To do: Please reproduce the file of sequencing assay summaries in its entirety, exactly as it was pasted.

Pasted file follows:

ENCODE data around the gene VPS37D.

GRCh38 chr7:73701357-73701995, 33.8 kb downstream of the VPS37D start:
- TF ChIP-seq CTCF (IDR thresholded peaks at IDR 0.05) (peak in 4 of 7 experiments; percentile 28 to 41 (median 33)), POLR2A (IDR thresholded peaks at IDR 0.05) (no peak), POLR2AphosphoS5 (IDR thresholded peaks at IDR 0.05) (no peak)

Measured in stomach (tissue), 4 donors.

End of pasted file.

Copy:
ENCODE data around the gene VPS37D.

GRCh38 chr7:73701357-73701995, 33.8 kb downstream of the VPS37D start:
- TF ChIP-seq CTCF (IDR thresholded peaks at IDR 0.05) (peak in 4 of 7 experiments; percentile 28 to 41 (median 33)), POLR2A (IDR thresholded peaks at IDR 0.05) (no peak), POLR2AphosphoS5 (IDR thresholded peaks at IDR 0.05) (no peak)

Measured in stomach (tissue), 4 donors.